As reported by the Charleston, S.C. Post and Courier newspaper, the Charleston School of Law is facing upheaval after the founders of the decade-old school withdrew about $25 million in profits. According to the newspaper report, "Kevin Hall, a Columbia lawyer who represents InfiLaw System, a company trying to purchase the school, revealed the surprising financial information about founders Robert Carr, George Kosko, Ralph McCullough, Alex Sanders and Ed Westbrook at a public hearing last week. 'The Charleston School of Law, ladies and gentlemen, is in a financial tailspin,' Hall said. Carr, Kosko and Westbrook, the three remaining owners, confirmed Hall's description of the school's financial situation, and they all agreed that it got that way because owners for years had been pulling profits from the institution. But they disagree sharply on the school's future."
Virginia Intermont, a private college near Bristol, closed following its final graduation ceremony, bringing an end to the school that failed to find the merger partner that it had hoped would rescue the school from financial troubles.
The NY Times is calling for stricter federal regulations aimed at colleges that saddle students with crushing debt and few job prospects. In an editorial, the Times wrote, "The Obama administration’s proposed rules that would deny federal aid to career training programs that saddle students with crushing debt and useless credentials are a clear improvement over the disastrous status quo. But they will need to be strengthened to fully protect students and taxpayers from predatory for-profit schools that rely on federal student aid for up to 90 percent of their revenue and are well versed in the art of evading the law."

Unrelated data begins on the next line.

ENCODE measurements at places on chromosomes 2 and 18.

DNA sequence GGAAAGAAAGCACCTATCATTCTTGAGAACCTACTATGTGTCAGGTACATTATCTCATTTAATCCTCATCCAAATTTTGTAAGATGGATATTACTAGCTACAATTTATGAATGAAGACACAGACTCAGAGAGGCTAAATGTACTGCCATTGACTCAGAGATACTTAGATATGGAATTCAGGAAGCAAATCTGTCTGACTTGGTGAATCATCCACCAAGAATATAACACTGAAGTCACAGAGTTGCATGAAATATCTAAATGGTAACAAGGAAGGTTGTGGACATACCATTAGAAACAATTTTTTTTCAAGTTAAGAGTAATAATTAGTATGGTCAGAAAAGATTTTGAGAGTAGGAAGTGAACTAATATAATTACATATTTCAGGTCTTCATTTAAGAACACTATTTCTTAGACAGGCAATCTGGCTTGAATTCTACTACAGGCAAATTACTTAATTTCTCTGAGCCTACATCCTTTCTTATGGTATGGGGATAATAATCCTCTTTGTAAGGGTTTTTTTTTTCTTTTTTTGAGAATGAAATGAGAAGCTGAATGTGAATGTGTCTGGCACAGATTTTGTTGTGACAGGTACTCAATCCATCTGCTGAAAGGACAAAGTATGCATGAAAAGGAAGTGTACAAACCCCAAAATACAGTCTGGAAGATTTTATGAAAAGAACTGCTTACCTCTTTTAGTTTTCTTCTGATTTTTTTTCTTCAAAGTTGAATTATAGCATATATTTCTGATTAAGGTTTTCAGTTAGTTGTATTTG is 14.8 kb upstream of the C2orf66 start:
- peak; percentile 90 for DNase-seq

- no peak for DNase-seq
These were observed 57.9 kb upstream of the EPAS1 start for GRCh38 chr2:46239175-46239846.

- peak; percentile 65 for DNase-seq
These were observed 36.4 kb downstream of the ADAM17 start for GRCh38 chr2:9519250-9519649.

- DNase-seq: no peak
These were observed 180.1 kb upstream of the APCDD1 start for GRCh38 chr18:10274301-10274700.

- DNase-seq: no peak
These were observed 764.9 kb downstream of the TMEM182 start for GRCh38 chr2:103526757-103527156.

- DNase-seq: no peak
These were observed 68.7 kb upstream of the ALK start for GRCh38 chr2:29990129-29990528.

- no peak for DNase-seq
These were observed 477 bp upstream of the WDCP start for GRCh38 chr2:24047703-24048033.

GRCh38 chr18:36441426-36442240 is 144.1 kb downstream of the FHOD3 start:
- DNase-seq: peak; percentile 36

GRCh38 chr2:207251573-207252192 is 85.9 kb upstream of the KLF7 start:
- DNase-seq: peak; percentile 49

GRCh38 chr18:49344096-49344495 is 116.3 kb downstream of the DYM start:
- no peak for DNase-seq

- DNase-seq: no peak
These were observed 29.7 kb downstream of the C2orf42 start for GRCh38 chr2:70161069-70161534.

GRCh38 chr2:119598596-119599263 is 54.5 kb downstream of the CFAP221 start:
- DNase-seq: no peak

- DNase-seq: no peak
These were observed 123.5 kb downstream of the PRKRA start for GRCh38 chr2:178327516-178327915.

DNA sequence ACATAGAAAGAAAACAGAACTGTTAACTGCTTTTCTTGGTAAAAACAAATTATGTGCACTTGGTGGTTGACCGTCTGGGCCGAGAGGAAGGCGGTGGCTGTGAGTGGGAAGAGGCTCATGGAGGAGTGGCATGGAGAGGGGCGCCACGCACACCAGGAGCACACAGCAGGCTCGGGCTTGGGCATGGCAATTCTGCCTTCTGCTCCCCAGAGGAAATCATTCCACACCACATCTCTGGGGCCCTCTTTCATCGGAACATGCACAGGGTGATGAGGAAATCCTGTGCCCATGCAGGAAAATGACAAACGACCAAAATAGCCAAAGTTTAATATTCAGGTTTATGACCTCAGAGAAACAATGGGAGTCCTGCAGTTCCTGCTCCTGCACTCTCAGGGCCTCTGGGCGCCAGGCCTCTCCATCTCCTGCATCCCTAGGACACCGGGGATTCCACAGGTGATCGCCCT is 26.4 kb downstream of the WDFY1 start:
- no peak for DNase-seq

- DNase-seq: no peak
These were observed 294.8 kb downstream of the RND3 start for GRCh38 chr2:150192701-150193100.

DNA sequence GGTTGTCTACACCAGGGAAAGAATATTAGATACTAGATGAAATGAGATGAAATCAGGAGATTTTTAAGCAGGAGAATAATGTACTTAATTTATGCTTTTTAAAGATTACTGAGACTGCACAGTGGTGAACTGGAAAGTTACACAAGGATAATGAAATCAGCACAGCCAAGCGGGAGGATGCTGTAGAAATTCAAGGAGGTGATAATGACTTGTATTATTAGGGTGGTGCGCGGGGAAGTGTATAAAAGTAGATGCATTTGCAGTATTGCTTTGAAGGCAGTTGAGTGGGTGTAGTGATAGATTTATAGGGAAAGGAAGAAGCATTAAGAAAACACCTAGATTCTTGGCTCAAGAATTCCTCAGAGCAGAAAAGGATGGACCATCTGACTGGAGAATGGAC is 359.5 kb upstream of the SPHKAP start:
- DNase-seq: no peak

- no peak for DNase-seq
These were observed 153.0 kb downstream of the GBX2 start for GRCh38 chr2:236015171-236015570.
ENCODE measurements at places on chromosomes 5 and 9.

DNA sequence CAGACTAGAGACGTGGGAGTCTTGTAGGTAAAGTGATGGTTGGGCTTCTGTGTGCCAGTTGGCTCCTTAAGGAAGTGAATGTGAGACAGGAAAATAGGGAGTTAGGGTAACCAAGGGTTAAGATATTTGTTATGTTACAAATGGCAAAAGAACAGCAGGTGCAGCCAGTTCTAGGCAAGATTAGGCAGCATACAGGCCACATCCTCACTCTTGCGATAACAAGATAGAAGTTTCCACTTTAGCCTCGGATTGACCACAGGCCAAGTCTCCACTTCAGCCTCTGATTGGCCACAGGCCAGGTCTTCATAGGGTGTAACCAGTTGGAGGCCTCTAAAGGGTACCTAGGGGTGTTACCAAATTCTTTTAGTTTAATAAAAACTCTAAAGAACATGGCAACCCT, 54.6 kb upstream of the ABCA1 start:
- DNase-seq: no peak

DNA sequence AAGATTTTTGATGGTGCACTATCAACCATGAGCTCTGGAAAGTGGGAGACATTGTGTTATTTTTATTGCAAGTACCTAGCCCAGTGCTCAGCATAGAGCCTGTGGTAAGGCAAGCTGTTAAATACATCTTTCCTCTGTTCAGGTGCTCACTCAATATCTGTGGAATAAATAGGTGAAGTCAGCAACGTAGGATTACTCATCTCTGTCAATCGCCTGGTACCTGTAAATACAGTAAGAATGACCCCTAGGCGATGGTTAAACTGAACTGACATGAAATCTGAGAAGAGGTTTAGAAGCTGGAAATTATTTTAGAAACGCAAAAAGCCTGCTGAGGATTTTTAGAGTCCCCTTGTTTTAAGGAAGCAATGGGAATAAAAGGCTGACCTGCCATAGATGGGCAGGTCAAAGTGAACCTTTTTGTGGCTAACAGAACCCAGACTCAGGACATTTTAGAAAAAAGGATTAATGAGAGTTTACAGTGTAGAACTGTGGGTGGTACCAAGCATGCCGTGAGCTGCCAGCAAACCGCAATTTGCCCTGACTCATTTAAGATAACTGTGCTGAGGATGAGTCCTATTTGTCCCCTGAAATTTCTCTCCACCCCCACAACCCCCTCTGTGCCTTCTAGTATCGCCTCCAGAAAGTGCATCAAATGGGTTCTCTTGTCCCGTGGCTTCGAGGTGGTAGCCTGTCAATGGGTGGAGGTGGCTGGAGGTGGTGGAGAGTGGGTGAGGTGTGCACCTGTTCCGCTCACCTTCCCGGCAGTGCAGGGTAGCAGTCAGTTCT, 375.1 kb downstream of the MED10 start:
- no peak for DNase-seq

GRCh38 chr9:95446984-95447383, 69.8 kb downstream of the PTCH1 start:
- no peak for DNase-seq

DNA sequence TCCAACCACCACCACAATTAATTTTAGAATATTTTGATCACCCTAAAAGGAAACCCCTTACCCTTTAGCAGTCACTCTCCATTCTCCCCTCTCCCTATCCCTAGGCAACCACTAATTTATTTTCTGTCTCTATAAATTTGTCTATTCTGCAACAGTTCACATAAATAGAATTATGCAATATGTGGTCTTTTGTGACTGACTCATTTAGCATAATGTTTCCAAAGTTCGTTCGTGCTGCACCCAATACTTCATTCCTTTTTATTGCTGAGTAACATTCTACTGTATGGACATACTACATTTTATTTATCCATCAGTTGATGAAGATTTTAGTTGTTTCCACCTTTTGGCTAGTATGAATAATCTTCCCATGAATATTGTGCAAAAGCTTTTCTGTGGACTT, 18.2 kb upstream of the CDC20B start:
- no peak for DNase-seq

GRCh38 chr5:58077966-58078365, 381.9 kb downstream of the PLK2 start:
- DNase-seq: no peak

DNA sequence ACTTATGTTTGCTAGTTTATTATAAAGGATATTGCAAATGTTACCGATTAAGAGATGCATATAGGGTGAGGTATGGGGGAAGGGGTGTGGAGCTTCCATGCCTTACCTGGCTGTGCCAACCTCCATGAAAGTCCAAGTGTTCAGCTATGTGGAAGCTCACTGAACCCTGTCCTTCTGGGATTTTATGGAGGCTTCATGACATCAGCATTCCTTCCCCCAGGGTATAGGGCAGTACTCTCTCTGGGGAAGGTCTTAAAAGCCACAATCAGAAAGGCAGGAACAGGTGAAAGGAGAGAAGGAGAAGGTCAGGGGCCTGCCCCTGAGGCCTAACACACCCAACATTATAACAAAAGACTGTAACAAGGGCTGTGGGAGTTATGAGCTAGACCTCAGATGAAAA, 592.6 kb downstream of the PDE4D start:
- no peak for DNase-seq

For-profit education company Bridgepoint Education and its Ashford University have settled with the State of Iowa following a dispute about whether the school misled and pressured students to enroll. According to the Chronicle of Higher Education, the company agreed to pay $7.5 million to resolve the dispute. Bridgepoint and Ashford denied any wrongdoing, but agreed not to use any "unconscionable or coercive" tactics in student enrollments. As part of the settlement, Ashford also will inform students in writing that online degrees from its College of Education do not lead to immediate licensure in any state and that its education college is not accredited by three major teacher-accreditation bodies. An independent administrator is scheduled to oversee the settlement and submit annual reports to the state for a period of three years. A copy of the settlement is available here. If you are a student or administrator with a new concern about Ashford or Bridgepoint that you wish to share with an attorney, you may submit it to attorneys at College Watchdogs via e-mail at firstname.lastname@example.org.
One of the nation's largest for-profit education companies -- Education Management Corp ("EDMC") -- "cannot put to rest allegations that it lied to snag" billions of dollars in federal student aid, according to a Courthouse News Service report. The federal whistleblower lawsuit was started in 2007 by a former admissions officers, Lynntoya Washington, who had worked at one of EDMC's schools, Art Institute of Pittsburgh. In 2011, the federal government along with 11 states and the District of Columbia joined the lawsuit, claiming that EDMC had improperly collected more than $11 billion in student aid while violating federal rules that prevented admissions counselors from being paid incentives to recruit students. According to the Courthouse News report, the federal judge to whom the case is assigned is permitting fact-finding in the case to proceed.